U.S. Senator Frank R. Lautenberg (D-NJ) and Rep. Rush Holt (NJ-12) today reintroduced the Tyler Clementi Higher Education Anti-Harassment Act, legislation that for the first time would require colleges and universities to have in place anti-harassment policies. The bills, introduced separately in the U.S. Senate and House of Representatives, also would provide funding for schools to establish or expand programs to prevent harassment of students.
"The tragic impact of bullying on college campuses has damaged too many young adults, and it is time for our colleges to put policies on the books that would protect students from harassment," Lautenberg said. "While there is no way to eliminate the cruelty that some students choose to inflict on their peers, there should be a clear code of conduct that prohibits harassment. It is vitally important that all students have the opportunity to learn in a safe and secure environment."
"It is not enough simply to denounce cruelty, bullying, and harassment. We must create meaningful policies to bar this toxic behavior from our college campuses," Holt said. "I thank Tyler's family for their inspiring efforts to end bullying and, through their work with Rutgers, to promote conversations and research about preventing harassment."
The legislation is named in honor of Tyler Clementi, an 18-year-old freshman at Rutgers University who took his life in 2010 after his roommate and another student harassed him and violated his privacy over the Internet.
Holt announced the legislation's reintroduction at an event at Rutgers University to launch the Tyler Clementi Center, a collaborative effort between Rutgers and the Tyler Clementi Foundation that will offer lectures, symposia, and seminars on topics including the impact of technologies on youth and emerging adults, especially social media, cyber-bullying, and privacy.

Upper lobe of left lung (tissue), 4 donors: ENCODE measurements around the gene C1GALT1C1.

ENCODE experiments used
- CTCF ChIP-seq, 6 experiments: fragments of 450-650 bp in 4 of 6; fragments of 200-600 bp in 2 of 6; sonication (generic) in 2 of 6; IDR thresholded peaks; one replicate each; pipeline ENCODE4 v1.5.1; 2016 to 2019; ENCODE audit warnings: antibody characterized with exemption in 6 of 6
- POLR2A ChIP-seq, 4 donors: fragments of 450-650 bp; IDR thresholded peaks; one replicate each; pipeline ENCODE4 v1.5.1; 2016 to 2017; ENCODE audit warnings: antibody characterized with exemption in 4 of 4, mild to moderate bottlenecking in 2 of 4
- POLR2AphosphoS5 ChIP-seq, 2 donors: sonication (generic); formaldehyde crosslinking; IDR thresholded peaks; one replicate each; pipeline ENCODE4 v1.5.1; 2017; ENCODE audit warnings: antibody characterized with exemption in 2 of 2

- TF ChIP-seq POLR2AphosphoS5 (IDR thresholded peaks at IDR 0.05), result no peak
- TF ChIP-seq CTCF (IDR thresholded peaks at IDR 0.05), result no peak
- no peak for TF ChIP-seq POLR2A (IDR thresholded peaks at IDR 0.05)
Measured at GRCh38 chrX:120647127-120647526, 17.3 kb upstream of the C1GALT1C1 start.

Lautenberg's and Holt's legislation would require colleges and universities that receive federal student aid to have in place a policy that prohibits harassment of students based on their actual or perceived race, color, national origin, sex, disability, sexual orientation, gender identity, or religion. Schools would be required to distribute that policy to all students, along with information about the procedure to follow should an incident of harassment occur, and notify students of counseling, mental health, and other services available to victims or perpetrators of harassment.
The legislation also would require schools to recognize cyberbullying as a form of harassment and it would create a new grant program at the U.S. Department of Education to help colleges and universities establish programs to prevent harassment of students.
The bill is supported by the Human Rights Campaign; the National Women's Law Center; the Anti-Defamation League; the Trevor Project; the Gay, Lesbian, and Straight Education Network (GLSEN); People For the American Way; and Campus Pride.